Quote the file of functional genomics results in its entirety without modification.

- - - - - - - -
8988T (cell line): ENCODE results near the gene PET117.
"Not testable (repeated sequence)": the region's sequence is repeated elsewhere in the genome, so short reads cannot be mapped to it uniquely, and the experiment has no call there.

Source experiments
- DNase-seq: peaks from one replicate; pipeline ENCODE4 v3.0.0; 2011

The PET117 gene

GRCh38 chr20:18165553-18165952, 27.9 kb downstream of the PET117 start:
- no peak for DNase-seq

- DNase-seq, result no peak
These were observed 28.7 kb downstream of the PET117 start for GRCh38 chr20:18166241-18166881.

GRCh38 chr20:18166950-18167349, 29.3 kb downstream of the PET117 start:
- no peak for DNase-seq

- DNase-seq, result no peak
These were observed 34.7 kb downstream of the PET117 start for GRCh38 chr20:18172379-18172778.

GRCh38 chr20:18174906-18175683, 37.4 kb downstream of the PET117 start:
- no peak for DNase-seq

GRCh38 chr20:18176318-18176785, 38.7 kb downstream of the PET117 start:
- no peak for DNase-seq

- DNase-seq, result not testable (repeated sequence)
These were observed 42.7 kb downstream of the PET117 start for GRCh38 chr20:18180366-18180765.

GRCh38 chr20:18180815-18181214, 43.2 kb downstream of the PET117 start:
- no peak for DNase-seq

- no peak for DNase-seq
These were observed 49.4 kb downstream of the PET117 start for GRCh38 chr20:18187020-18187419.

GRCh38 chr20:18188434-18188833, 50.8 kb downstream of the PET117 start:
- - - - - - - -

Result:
8988T (cell line): ENCODE results near the gene PET117.
"Not testable (repeated sequence)": the region's sequence is repeated elsewhere in the genome, so short reads cannot be mapped to it uniquely, and the experiment has no call there.

Source experiments
- DNase-seq: peaks from one replicate; pipeline ENCODE4 v3.0.0; 2011

The PET117 gene

GRCh38 chr20:18165553-18165952, 27.9 kb downstream of the PET117 start:
- no peak for DNase-seq

- DNase-seq, result no peak
These were observed 28.7 kb downstream of the PET117 start for GRCh38 chr20:18166241-18166881.

GRCh38 chr20:18166950-18167349, 29.3 kb downstream of the PET117 start:
- no peak for DNase-seq

- DNase-seq, result no peak
These were observed 34.7 kb downstream of the PET117 start for GRCh38 chr20:18172379-18172778.

GRCh38 chr20:18174906-18175683, 37.4 kb downstream of the PET117 start:
- no peak for DNase-seq

GRCh38 chr20:18176318-18176785, 38.7 kb downstream of the PET117 start:
- no peak for DNase-seq

- DNase-seq, result not testable (repeated sequence)
These were observed 42.7 kb downstream of the PET117 start for GRCh38 chr20:18180366-18180765.

GRCh38 chr20:18180815-18181214, 43.2 kb downstream of the PET117 start:
- no peak for DNase-seq

- no peak for DNase-seq
These were observed 49.4 kb downstream of the PET117 start for GRCh38 chr20:18187020-18187419.

GRCh38 chr20:18188434-18188833, 50.8 kb downstream of the PET117 start: